There are tons of e-bike news this week and Canyon is getting in on the wave with a couple of new Commuter:On & Precede:On city e-bikes, but it is the Canyon Future Mobility Concept that has our attention. Whether it is really practical or not, where it would make sense or even be truly safe to pedal… is all up for discussion. But a four-wheeled, fully-enclosed recumbent electric-assist pedal car from a major bike brand is certainly worth discussing!
Canyon Future Mobility Concept, electric-assist commuter pedal car
It is hard to decide even what we call this thing, but Canyon’s new Future Mobility Concept is an interesting mash-up of a tiny electric car and the urban e-bikes that we see zipping around densely populated European cities. Canyon has looked at what use cases will get more people out of cars and onto bikes, and has come up with an idea that takes cargo bikes to the next level into an e-bike/car hybrid.
The idea is essentially that it can transition from car traffic and speeds up to 60km/h, then down to conventional e-bike 25km/h max speeds to slip into narrower bike lanes once traffic starts to build up.
And with a fully closable cab or ‘capsule’, riders get protection from the elements as well as some crash protection too.
Inside, the layout is much like a recumbent bike, trike, or in this configuration a quad-bike / pedal car. It isn’t an electric car per se, but a pedal-powered vehicle with the additional support of a regular e-bike powertrain. Canyon claims a target 150km range with 2000Wh of batteries (about 4x a regular e-bike), at a mix of high & slow speeds. Maneuverability is also recumbent-like, with two side sticks for steering to navigate a 7m turning radius.
You can then fit a single rider plus a bunch of groceries, or a pilot rider plus a child as a passenger (as the front seat slides forward to load the rear).
All of that in a 4-wheeled footprint that is essentially the same width as an enduro bike’s handlebar (max 83cm wide), but a wheelbase about a half meter longer (1680mm wheelbase, 2.3m long overall.) At 95kg, this isn’t going to get carried up the stairs. Canyon says it will be able to be remotely locked and disabled to prevent theft, but I would think most users would probably want to be able to secure it in a garage?
With a roof/windshield that can be locked in either the open or closed position, depending on the weather, you can have more of a car or a recumbent feel while pedaling along.
It is clearly still a concept vehicle, so while Canyon has a lot of tech questions answered (like, yes it will have some heating to keep the windshield from fogging in the winter and it will be controlled by your smartphone), it really remains subject to change before we see one on the streets.
When can you buy a Canyon Future Mobility Concept pedal car?
Canyon says they “firmly believe that the future of our cities lies with new, clean forms of mobility” and are committed to being involved in reshaping urban mobility. “Currently, we are re-orienting ourselves in the area of City & Trekking bikes, and we will focus strongly on urban mobility in a broader sense in the future. In the coming years we will launch more urban bicycle solutions, but the implementation of other concepts like this will also be intensified. The concept gives us a vision that we want to work towards – quickly.”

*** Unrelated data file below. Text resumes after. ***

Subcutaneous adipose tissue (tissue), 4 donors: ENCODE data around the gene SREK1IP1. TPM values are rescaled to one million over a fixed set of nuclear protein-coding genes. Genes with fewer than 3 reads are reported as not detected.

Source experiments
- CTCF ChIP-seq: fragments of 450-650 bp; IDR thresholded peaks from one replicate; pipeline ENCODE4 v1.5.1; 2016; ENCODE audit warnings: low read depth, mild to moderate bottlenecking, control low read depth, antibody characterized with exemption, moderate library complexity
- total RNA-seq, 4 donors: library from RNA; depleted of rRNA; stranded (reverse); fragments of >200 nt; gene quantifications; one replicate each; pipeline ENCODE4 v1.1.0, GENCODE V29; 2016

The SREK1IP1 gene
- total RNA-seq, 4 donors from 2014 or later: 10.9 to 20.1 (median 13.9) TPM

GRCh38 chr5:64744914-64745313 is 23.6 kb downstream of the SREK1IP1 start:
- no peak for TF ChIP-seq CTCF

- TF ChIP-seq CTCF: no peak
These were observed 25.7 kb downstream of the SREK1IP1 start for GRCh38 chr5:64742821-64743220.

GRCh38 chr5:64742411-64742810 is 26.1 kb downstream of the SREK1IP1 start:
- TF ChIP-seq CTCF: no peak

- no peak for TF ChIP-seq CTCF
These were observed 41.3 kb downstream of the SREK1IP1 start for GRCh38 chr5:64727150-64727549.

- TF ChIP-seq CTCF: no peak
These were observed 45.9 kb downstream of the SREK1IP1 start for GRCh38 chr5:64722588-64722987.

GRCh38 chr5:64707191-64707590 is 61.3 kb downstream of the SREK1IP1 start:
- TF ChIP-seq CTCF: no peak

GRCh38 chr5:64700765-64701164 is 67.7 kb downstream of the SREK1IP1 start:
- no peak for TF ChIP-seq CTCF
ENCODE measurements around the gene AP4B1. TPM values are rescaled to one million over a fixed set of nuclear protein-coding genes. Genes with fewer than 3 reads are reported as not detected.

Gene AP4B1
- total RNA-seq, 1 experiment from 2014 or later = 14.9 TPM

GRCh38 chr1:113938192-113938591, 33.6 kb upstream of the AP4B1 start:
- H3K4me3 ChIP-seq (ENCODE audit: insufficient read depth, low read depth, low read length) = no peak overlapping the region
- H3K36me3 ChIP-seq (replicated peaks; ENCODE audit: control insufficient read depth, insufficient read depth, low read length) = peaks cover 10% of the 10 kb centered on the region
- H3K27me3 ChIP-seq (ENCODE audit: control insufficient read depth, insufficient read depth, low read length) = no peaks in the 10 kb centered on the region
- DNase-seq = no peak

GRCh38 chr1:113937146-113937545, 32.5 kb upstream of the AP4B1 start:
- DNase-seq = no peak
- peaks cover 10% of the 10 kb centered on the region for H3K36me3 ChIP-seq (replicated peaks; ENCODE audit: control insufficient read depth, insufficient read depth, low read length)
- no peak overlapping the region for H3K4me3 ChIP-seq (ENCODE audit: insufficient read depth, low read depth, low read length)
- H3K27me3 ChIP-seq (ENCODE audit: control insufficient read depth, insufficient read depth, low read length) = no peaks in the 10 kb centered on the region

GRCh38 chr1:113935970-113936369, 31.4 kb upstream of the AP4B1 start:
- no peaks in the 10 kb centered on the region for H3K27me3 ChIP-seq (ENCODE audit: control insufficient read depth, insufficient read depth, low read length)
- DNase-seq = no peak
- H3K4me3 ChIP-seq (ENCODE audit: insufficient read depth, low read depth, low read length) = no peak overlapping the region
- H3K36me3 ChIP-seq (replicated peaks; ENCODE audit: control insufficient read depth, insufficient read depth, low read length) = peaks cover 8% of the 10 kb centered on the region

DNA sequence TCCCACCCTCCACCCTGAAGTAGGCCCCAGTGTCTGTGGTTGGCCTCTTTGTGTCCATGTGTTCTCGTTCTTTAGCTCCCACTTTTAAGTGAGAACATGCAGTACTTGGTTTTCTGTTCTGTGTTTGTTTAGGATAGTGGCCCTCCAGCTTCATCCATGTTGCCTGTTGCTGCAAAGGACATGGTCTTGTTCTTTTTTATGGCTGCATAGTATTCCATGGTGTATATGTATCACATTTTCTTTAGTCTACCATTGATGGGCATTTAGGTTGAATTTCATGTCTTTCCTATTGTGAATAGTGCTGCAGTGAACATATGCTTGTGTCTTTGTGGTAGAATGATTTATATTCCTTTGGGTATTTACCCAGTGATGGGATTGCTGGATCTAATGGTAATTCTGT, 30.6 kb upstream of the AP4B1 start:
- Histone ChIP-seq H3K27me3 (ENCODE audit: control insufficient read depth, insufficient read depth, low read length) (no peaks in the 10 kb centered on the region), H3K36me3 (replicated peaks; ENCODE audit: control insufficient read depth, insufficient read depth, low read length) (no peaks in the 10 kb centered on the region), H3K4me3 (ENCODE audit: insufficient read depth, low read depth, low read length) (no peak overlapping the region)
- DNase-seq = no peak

Even if I can’t imagine myself actually wanting to ride an enclosed e-recumbent pedal car around the city, it’s cool that Canyon is thinking outside of the box with their Future Mobility Concept!
Canyon Commuter:On & Precede:On city e-bikes you can actually buy
Back to the realm of (current) reality, the future of mobility in cities now is more likely well-equipped commuter e-bikes. Canyon’s two latest options are the alloy Commuter:On built around the smooth & light Fazua motor, and the Precede:On with the more powerful Bosch powertrain.
The aluminum-framed Commuter:On is meant to be a lightweight city e-bike for shorter rides to work and around the city. At 3300€ with either a traditional or step-through frame configuration, the Commuter:On is meant to be light & easy to manage in tight spaces and even up stairs to your apartment (just 17.2kg, size M) featuring integrated lights, fenders, and a rear rack built to haul heavy loads.
The carbon-framed Precede:On is more of a premium option with the powerful 85Nm Bosch Performance CX motor, a 500Wh battery for 65km range, and next gen Enviolo Automatic CVT stepless shifting inside the rear hub. It takes integration even a step further at the cockpit with the brakes, lights & cycling computer all tucked into the carbon bar – and still gets full fenders, a burly rear rack, and the option for a front rack.
The Precede:On also comes in a traditional or step-through frame layout, with two spec models available. The 4300€ Precede:On 8 sticks with a more conventional Shimano XT 1×12 setup, while the 5000€ Precede:On goes for the automatically shifting Enviolo CVT internally geared hub.
While we have to wait for the Future Mobility Concept to become real, both the Commuter:On & Precede:On city e-bikes are available now in Europe. Canyon confirms that they will not make it to the US market in 2021.